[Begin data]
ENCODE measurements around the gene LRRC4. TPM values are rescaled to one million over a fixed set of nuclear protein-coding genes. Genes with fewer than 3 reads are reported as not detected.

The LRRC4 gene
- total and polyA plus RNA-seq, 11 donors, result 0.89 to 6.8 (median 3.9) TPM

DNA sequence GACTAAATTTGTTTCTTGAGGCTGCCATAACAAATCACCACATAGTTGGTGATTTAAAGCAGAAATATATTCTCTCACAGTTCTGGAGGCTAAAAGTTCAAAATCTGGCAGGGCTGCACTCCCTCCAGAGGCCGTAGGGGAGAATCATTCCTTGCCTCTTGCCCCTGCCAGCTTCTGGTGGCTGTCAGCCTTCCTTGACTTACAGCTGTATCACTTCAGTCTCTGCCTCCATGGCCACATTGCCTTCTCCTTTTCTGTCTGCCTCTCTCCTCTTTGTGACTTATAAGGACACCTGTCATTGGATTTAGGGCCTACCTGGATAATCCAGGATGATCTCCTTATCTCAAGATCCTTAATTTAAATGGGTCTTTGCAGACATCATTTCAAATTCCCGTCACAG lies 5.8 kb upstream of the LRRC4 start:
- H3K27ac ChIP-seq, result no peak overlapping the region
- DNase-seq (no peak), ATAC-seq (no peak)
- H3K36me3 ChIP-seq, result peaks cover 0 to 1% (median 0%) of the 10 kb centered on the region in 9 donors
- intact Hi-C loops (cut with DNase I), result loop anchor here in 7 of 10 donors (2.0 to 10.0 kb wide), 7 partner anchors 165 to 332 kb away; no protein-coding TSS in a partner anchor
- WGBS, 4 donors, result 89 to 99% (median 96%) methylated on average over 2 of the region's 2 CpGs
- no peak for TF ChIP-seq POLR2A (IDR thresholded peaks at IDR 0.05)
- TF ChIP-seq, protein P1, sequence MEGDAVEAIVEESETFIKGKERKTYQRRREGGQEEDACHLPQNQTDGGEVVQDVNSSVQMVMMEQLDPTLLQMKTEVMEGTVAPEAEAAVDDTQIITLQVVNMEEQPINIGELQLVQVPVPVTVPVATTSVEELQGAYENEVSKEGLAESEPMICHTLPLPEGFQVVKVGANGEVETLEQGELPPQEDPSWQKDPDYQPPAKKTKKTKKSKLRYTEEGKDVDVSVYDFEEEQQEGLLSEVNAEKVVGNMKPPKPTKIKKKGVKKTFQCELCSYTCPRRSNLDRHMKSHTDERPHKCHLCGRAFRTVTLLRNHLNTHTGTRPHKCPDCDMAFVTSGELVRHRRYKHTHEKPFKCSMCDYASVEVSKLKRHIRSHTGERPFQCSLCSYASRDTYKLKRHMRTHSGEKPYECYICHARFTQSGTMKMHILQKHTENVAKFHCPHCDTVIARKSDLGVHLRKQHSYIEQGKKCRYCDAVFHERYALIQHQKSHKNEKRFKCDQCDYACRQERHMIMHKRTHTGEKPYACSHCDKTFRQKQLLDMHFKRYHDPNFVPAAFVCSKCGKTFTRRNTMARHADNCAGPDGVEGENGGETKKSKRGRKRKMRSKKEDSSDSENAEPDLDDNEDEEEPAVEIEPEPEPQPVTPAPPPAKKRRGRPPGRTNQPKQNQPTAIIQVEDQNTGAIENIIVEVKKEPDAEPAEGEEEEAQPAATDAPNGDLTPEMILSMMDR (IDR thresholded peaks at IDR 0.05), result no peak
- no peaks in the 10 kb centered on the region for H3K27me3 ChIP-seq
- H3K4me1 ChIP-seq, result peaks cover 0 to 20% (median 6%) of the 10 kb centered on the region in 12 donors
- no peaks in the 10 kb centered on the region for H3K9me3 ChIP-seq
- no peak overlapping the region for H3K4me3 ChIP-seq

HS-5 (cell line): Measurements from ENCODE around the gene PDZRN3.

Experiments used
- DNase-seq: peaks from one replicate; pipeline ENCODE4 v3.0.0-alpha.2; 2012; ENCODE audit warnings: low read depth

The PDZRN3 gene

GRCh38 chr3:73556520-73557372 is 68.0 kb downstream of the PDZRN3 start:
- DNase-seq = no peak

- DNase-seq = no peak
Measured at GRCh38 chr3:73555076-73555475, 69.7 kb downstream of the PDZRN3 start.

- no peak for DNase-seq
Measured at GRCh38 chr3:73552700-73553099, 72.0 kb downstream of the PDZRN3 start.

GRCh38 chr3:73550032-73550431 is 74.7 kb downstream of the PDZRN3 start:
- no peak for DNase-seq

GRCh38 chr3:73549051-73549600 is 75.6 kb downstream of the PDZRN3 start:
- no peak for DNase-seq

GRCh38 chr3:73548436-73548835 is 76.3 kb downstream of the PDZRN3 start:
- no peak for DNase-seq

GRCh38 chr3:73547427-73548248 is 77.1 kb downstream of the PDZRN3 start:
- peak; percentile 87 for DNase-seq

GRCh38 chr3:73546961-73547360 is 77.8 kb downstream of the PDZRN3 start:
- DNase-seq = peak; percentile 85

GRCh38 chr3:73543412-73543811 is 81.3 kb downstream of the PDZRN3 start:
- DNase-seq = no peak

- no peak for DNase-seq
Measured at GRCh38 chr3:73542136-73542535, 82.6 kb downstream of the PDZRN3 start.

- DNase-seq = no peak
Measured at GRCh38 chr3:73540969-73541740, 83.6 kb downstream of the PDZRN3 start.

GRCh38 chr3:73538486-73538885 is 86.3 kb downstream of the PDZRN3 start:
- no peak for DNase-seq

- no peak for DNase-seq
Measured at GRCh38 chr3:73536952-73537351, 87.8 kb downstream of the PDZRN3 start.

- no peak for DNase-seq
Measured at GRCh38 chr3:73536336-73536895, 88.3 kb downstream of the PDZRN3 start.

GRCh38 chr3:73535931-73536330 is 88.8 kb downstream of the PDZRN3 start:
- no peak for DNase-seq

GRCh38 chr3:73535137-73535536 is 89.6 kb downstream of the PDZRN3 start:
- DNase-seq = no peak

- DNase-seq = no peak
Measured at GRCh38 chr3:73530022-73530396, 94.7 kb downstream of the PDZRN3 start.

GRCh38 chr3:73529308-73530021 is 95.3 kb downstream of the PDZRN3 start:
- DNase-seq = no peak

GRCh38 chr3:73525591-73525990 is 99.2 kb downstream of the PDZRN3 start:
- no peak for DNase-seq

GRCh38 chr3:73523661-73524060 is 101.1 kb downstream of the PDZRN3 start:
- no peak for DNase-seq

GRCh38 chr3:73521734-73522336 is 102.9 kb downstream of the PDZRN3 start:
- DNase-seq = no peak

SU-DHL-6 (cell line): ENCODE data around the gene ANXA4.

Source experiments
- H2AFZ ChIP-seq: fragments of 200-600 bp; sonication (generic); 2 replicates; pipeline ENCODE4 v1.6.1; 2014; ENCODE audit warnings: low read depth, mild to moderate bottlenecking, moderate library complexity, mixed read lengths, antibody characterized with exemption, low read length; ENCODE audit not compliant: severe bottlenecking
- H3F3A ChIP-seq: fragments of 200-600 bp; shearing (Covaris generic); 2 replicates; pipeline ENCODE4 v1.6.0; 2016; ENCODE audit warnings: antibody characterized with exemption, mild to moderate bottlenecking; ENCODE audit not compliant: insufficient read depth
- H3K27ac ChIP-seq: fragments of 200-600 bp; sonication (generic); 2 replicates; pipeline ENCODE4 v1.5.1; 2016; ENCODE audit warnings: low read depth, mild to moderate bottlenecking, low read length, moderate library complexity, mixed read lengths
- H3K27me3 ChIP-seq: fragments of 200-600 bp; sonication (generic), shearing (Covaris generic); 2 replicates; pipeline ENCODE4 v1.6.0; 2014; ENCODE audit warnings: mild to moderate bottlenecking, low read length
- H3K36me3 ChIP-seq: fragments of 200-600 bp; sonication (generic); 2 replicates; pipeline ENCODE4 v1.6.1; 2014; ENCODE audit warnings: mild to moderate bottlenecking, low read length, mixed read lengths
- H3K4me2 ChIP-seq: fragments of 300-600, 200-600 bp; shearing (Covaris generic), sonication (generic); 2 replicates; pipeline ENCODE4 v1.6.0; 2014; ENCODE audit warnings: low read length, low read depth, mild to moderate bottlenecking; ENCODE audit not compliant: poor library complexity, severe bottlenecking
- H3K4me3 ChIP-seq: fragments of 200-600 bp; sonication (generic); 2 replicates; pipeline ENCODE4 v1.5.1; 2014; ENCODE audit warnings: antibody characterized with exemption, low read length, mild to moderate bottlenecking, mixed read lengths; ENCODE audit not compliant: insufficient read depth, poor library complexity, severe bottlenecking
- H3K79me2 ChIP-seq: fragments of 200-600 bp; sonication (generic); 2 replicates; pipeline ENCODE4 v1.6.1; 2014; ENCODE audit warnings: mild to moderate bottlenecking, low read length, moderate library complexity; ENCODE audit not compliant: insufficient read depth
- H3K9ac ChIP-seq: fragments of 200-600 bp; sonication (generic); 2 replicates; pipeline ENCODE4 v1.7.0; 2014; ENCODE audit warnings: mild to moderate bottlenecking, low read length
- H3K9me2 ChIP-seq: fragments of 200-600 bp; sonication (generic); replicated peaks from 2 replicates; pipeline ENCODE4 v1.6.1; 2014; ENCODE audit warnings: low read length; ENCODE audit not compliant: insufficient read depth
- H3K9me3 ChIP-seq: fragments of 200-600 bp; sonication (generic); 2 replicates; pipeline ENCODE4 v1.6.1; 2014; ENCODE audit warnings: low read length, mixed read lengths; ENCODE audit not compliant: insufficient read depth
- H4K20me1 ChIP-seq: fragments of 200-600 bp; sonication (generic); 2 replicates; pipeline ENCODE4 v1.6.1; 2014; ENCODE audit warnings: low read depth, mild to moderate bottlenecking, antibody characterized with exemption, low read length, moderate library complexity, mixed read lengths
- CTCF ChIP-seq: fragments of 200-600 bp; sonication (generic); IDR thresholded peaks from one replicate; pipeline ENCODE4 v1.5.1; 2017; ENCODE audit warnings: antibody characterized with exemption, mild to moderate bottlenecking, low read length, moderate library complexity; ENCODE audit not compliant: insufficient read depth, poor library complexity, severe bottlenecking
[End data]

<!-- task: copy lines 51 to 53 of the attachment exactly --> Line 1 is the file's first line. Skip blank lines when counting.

- DNase-seq = no peak

- DNase-seq = no peak
Measured at GRCh38 chr3:73530022-73530396, 94.7 kb downstream of the PDZRN3 start.